Louis Dreyfus Company and partners Albert Heijn, the Dutch supermarket chain, and Refresco, bottler of soft drinks and juices, have made the supply chain of Albert Heijn’s own brand of ambient orange juice fully transparent, using blockchain technology. The partnership further demonstrates the technology’s immense potential to drive efficiencies and traceability.
We speak with Murilo Parada, Head of LDC’s Juice Platform about the challenges and opportunities arising from this new development.
What does this partnership mean for the end consumer buying orange juice at the supermarket?
This development is transformational. Thanks to technology, a consumer can check that the product he or she buys meets their expectations in terms of quality and sustainability.
Via a QR code on the packaging, the consumer can follow the entire journey of their orange juice before it ended up in their shopping basket – from farms managed by LDC in Brazil to the supermarket shelf – and be certain it was sourced and produced in accordance with the highest ethical standards. Our juice production is effectively certified by the Rainforest Alliance, and we continually strive to apply best practices throughout the supply chain.
This is an excellent example of how technology, operational excellence and commitment to sustainability come together to create a transparent and sustainable value chain that benefits producers, consumers and the environment. It also confirms the importance of partnerships and collaboration between supply chain participants to achieve this.
What is the significance of this move for LDC’s sustainability and traceability credentials?
This project is another positive step toward making our operations fully sustainable, through product traceability that enables the consumer to be confident not only in the quality of the juice, but in the responsible manner in which it is produced.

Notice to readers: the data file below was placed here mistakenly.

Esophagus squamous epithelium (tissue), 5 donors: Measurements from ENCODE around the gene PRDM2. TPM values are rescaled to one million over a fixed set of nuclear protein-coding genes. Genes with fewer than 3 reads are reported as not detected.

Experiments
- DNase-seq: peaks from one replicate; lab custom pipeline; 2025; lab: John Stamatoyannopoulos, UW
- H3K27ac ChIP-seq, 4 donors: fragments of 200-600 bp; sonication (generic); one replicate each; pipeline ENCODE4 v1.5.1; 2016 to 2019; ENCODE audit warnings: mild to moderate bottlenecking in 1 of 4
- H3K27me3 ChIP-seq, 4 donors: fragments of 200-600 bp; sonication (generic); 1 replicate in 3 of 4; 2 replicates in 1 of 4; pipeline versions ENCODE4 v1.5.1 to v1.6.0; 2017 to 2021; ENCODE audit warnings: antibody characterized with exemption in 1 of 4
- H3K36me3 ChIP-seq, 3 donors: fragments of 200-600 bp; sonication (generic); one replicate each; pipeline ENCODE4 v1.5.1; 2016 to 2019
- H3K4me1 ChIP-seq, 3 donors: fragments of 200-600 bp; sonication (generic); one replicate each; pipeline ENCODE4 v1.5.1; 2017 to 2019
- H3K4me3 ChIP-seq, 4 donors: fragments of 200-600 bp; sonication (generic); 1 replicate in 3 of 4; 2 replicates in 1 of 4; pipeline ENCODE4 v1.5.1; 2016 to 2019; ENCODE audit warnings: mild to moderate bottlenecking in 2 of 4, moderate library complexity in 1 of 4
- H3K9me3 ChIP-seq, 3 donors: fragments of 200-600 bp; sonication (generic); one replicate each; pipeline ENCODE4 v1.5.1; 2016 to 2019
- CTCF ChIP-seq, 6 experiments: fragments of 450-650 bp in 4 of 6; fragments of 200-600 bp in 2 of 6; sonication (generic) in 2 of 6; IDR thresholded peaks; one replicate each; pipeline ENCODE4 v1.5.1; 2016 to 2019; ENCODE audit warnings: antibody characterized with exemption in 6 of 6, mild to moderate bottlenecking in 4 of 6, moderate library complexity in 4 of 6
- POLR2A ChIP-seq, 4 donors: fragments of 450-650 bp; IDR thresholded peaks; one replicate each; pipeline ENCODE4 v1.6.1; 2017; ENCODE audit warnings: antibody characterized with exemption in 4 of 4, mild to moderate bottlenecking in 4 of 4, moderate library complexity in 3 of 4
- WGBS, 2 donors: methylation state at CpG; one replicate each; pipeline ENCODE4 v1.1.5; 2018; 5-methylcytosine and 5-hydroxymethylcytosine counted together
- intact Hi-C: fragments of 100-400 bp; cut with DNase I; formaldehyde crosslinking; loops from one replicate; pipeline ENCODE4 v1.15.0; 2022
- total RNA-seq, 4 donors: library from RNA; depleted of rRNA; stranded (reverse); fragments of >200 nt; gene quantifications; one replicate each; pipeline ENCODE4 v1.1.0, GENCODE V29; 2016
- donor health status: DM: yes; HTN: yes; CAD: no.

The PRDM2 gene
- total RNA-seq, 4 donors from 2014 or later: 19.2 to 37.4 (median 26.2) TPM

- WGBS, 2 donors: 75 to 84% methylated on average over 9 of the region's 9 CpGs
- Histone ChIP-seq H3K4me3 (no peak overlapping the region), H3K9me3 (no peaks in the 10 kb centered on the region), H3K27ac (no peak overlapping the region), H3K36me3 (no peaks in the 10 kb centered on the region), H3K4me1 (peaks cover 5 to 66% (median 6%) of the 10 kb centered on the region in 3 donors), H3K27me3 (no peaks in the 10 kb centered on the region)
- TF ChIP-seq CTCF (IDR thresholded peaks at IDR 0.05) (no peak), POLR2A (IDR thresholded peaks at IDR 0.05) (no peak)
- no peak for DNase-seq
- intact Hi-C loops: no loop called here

This is fully aligned with LDC’s sustainability model across its businesses, in which collaboration with partners is a central pillar in the interest of our employees, the communities in which operate and the environment.
It sounds really easy. You go to the supermarket, scan the juice bottle, and then discover everything about its journey. But what are the challenges of using blockchain to track this complex journey?
There are many challenges – many of them technical, including the use of adequate systems and accurate control of information flows, from the moment the fruit is harvested, transported and processed, through to the quality control and bottling process, and finally its arrival at the supermarket.And blockchain technology is a challenge in itself, especially in these early days, when we can expect a lot more evolution.
That’s why collaboration among supply chain actors – and with technical experts – is essential to success, just as it was for our pilot agricultural blockchain transaction at the start of this year.
Would you like this level of traceability to become standard for LDC orange juice in the future?
Yes, very much! I’m convinced that this technology offers tremendous opportunities as an enabler of digital transformation, product traceability and consumer satisfaction. This initiative is a very good example of that.
Now that we know it’s possible, it’s important that we continue to harness technology to drive traceability as a standard – within LDC, and why not one day in the juice industry as a whole!